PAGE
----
And more; Paul was very excited to give thanks to God for what was now theirs through Christ. He said that he gave thanks “because of the hope which is laid up for you in heaven”. It wasn’t that they were somehow making progress in earning God’s favor. Rather, they were—even then—already completely in His favor, and were already secure in a glorious hope of heavenly glory through their faith in Jesus.

That, by the way, is true of all who have placed their faith in Jesus and are redeemed by His sacrifice on the cross—including us! Through faith in the cross of Jesus Christ, we are not merely on the way toward earning God’s favor; but rather are already, by the gift of His grace, 100% accepted in His sight and are completely secured for heavenly glory. At the very beginning of this letter—in the second verse—Paul calls these Colossian believers “saints”. Someone who is in Christ isn’t simply ‘becoming a saint’; but is already a saint—fully accepted by God in love, fully set aside by Him as His own, fully secure and destined for an inheritance in Jesus Christ.

Now that’s the truth of the situation for these Colossian believers. But nevertheless, Paul then goes on to pray for their full, practical experience of that truth and their progress in the confidence of it. He proceeds in verses 9-14 to tell them;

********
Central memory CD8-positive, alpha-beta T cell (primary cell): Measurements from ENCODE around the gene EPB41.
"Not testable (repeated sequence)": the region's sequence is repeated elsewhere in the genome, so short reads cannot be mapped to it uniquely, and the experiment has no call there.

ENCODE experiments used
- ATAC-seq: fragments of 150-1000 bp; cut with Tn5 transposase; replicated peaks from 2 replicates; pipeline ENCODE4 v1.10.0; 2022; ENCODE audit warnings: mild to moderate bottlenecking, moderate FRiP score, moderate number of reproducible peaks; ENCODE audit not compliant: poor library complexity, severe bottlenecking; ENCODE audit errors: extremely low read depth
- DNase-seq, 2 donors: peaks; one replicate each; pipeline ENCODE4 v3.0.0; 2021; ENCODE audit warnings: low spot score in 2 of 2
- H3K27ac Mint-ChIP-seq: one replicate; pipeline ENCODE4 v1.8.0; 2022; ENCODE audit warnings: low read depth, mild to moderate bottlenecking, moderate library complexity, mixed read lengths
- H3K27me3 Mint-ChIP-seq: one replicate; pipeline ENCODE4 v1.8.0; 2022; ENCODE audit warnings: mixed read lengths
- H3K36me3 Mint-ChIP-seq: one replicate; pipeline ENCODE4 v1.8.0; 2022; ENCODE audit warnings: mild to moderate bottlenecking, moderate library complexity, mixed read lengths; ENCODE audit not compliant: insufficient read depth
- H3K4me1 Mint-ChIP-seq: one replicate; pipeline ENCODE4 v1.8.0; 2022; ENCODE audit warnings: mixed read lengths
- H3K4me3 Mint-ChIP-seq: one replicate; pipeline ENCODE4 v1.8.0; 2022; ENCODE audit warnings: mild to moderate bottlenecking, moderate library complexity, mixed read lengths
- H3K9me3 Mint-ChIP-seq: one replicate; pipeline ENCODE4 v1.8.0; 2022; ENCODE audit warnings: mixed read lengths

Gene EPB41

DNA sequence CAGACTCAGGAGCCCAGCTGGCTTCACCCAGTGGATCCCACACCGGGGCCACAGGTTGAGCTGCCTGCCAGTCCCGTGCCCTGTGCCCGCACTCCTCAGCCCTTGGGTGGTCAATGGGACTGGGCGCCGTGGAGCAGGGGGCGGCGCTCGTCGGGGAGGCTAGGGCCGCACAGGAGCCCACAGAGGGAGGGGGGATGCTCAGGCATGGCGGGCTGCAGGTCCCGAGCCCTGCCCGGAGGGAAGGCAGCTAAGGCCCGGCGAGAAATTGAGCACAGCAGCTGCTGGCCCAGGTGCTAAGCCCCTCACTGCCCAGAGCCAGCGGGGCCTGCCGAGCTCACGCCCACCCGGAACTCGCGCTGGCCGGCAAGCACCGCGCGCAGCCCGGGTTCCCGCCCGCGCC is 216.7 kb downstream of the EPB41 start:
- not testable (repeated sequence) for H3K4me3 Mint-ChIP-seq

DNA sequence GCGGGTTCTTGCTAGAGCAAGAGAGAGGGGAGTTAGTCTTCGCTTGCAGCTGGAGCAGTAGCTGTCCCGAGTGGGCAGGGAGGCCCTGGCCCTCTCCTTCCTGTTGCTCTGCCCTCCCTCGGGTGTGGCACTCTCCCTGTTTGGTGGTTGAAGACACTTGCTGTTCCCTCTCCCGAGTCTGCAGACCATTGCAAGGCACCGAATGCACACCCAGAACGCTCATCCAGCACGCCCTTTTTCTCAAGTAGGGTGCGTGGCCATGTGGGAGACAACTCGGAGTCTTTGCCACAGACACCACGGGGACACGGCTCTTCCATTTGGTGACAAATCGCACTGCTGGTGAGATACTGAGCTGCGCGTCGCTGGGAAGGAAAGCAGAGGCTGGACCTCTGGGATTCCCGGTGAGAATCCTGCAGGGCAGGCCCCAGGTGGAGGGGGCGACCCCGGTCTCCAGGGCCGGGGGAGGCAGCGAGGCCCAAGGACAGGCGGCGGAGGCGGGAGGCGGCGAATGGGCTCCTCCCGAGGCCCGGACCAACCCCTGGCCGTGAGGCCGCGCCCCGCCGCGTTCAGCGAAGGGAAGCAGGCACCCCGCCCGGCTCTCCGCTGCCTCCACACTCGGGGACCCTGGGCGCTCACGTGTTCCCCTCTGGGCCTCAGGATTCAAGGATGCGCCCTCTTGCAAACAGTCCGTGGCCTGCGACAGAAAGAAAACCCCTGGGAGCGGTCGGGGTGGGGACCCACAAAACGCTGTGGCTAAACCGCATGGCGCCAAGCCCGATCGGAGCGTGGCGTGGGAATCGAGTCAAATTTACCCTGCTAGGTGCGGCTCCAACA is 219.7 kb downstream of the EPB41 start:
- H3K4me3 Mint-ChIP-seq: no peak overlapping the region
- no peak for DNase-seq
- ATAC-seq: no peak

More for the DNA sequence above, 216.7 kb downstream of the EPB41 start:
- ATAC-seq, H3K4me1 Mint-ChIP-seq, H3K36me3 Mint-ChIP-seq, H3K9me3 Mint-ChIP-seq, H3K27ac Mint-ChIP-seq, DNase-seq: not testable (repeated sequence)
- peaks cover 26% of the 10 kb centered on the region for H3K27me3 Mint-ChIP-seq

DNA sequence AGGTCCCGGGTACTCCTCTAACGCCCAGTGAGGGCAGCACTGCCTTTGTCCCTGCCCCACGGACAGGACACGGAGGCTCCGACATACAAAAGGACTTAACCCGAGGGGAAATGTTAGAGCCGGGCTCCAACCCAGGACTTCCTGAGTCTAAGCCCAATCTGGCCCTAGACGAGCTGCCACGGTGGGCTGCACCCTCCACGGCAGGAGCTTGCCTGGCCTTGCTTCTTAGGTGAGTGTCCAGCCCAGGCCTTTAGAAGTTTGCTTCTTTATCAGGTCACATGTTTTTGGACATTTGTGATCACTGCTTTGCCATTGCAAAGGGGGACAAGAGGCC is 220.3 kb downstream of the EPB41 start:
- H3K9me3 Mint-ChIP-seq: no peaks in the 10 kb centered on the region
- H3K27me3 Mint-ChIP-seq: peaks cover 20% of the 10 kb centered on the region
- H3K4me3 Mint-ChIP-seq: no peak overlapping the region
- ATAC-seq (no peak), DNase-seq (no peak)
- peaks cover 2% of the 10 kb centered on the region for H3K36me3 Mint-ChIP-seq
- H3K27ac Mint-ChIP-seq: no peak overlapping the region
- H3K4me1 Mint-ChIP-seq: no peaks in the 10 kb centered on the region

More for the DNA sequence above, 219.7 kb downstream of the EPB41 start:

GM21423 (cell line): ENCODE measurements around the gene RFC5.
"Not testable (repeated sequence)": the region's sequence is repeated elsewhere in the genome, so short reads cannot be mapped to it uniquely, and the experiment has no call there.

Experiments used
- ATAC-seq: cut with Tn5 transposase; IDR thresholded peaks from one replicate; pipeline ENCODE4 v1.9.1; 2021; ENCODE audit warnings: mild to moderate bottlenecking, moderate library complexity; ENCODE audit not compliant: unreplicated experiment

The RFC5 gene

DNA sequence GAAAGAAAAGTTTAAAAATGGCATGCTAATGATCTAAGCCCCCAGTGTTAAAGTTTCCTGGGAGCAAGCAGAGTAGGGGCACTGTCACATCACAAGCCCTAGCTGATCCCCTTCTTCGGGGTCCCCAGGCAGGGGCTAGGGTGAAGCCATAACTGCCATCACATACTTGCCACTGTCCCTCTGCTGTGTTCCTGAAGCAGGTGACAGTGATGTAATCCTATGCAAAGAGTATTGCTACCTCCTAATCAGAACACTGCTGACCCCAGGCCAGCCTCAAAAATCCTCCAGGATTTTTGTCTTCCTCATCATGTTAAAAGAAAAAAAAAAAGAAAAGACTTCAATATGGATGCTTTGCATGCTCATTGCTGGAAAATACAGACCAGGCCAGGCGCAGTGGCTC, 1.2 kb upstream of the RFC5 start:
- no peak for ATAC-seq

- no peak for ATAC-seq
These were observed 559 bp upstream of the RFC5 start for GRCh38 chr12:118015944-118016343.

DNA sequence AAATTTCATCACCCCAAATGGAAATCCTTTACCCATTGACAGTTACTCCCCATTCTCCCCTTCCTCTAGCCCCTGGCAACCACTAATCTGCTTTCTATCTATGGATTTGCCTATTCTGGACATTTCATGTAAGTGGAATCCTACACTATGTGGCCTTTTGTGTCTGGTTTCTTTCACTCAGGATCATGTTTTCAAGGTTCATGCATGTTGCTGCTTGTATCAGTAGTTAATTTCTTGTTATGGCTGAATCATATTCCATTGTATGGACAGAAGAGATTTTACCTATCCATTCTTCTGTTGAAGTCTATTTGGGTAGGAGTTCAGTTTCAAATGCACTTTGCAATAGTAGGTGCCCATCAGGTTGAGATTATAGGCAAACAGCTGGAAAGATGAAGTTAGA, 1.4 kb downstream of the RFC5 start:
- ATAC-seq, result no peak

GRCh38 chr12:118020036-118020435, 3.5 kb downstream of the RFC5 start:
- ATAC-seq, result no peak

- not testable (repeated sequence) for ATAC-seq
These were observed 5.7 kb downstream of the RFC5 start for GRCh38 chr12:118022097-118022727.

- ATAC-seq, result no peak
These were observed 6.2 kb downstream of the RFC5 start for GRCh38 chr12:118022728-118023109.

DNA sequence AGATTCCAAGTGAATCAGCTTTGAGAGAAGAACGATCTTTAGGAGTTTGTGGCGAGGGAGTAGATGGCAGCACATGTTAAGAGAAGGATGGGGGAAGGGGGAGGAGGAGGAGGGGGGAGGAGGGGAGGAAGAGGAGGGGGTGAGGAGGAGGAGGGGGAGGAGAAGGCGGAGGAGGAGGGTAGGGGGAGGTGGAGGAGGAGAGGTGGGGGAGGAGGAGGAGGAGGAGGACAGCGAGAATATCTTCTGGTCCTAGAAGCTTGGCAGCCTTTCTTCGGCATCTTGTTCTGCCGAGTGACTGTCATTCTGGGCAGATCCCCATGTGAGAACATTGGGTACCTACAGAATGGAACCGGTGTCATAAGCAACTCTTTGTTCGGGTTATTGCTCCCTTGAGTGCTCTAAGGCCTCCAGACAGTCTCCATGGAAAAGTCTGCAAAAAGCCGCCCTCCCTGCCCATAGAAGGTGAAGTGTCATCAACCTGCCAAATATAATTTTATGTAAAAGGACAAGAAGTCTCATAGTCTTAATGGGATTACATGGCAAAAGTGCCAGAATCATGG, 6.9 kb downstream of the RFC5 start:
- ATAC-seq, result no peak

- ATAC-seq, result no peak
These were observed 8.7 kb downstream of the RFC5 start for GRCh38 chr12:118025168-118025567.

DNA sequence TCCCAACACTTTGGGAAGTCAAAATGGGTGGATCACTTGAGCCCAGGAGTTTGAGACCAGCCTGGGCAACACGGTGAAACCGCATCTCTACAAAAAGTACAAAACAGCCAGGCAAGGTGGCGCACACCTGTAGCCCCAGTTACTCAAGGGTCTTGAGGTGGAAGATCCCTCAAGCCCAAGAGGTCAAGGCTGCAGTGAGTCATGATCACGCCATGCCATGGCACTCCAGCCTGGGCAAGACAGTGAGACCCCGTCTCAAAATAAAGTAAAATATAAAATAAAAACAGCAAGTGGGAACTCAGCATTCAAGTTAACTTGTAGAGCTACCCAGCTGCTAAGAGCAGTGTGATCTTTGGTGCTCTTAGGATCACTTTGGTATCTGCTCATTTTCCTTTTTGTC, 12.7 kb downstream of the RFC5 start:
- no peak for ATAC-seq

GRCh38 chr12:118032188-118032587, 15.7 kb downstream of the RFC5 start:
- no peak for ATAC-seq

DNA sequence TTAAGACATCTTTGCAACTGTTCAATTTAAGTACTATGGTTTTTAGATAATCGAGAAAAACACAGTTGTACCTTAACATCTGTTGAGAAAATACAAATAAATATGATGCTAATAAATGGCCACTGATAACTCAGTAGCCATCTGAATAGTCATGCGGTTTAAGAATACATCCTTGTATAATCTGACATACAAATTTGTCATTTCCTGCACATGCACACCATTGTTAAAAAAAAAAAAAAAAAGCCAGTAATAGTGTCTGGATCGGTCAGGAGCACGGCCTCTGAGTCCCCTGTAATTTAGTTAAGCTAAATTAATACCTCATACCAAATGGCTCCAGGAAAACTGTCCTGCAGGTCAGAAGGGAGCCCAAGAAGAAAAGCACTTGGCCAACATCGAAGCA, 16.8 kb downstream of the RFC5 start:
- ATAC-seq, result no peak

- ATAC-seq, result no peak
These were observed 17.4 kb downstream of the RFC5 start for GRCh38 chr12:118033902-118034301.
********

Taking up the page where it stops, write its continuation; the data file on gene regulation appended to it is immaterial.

For this reason we also, since the day we heard it, do not cease to pray for you, and to ask that you may be filled with the knowledge of His will in all wisdom and spiritual understanding; that you may walk worthy of the Lord, fully pleasing Him, being fruitful in every good work and increasing in the knowledge of God; strengthened with all might, according to His glorious power, for all patience and longsuffering with joy; giving thanks to the Father who has qualified us to be partakers of the inheritance of the saints in the light. He has delivered us from the power of darkness and conveyed us into the kingdom of the Son of His love, in whom we have redemption through His blood, the forgiveness of sins (vv. 9-14).

They were already in God’s favor through Jesus Christ. They were already destined for heavenly glory. But Paul nevertheless prayed for them that they would grow in the practical understanding of their completeness in Christ, and that they would walk in a manner that was worthy of their glorious position in Him as “partakers of the inheritance of the saints in light”.

And that’s when Paul was moved by the Holy Spirit to then spend some time talking about Jesus Himself. Paul was taken up with the majesty and complete sufficiency of Jesus as the glorious Son of God in human flesh. I encourage you to carefully consider these wonderful words in verses 15-20 about Jesus, and to just bask in the majesty of what they tell us of our Savior. Paul writes;